Let’s talk meal planning. There are some impressive strategies to ensure that you have the fuel you need during the day. If you fail to plan, you plan to fail. Our food consumption affects our health just as much as, if not more than, exercise. You cannot out exercise a bad diet. That’s the truth, Ruth.
Before we dive into meal planning, let’s differentiate it from meal prep. Meal prep has been all the rage for the past few years. It’s a weekly effort to ensure that you have meal prepared ahead of time. Chefs and personal trainers lay claim to meal prepping, and it’s caught on. People usually meal prep lunches, and sometimes batch prepare dinners, usually on Sundays. But, let’s take our knowledge a step further and get into meal planning.
Meal planning is truly a vital precursor to meal prep. Meal planning means you have planned ahead to know what vital nutrients you need. You take time to write down and ensure that you’re eating you macros – the big good food groups – and micros – the vitamins – in your daily meals that you have prepared.
So what is involved in meal planning? You take about 30 minutes to decide what you want to eat for the MONTH. Then, write it down on a calendar or in your handheld device. The TLW medical power planner has special meal planning pages. Talk about a time saver! No more daily decision-making about what’s for dinner. These small decisions every day can add up and actually create stress in our lives.
Strategies to effectively develop your monthly meal plan include choosing specific days for designated meals or types of meals. For example, Sundays are for cooking fun and innovate meals or new recipes. Mondays and Wednesdays are for leftovers, Tuesdays are for chicken, Thursdays are a slow cooked meal, and Friday is a healthy carryout purchase. Plan out some fun Saturday breakfasts when you have more time to cook. Weekday breakfasts are something that can be bagged on the go like wraps, healthy breakfast tacos, or smoothies. Lean on apps like Epicurious for recipe ideas that align with your food preferences and restrictions.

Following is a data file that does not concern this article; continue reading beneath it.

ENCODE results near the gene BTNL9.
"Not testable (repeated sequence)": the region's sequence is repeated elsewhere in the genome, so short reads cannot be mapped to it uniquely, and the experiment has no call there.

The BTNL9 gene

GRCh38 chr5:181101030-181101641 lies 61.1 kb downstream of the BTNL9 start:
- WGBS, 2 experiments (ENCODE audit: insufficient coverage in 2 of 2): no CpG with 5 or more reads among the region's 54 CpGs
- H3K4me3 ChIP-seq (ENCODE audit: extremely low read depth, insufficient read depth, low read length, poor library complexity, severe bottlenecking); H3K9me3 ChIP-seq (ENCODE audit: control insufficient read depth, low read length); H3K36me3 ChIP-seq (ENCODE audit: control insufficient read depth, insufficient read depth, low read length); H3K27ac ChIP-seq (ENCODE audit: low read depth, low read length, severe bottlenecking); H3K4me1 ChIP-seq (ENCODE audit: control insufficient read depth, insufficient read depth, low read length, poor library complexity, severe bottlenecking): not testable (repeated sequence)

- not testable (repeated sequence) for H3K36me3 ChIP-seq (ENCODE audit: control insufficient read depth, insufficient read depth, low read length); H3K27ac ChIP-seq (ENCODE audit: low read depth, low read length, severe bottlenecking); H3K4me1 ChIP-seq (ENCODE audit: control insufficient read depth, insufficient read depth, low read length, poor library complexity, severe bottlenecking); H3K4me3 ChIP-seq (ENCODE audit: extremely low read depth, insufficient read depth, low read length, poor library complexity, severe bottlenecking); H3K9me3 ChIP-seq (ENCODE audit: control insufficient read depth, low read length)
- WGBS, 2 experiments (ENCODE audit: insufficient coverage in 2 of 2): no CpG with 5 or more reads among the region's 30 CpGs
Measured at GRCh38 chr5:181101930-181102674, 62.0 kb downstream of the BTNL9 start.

All meals are prepared in large enough quantities to double as lunch the following day. It’s less about doing it all on Sunday, and more about knowing what you’re doing ahead of time so you can avoid snack attacks. Some of us don’t really want to eat the same thing all week, and prefer to cook more often.
When you meal plan, you’re also cutting commute time instead of having to drive to get food all the time. Plus, you’re saving money by avoiding fast food. You can pocket an extra $50 weekly easily with the meal planning approach. This is totally a win. It takes preparation, but once you have the 30 days all written out, you are home free for the month. Give it a try.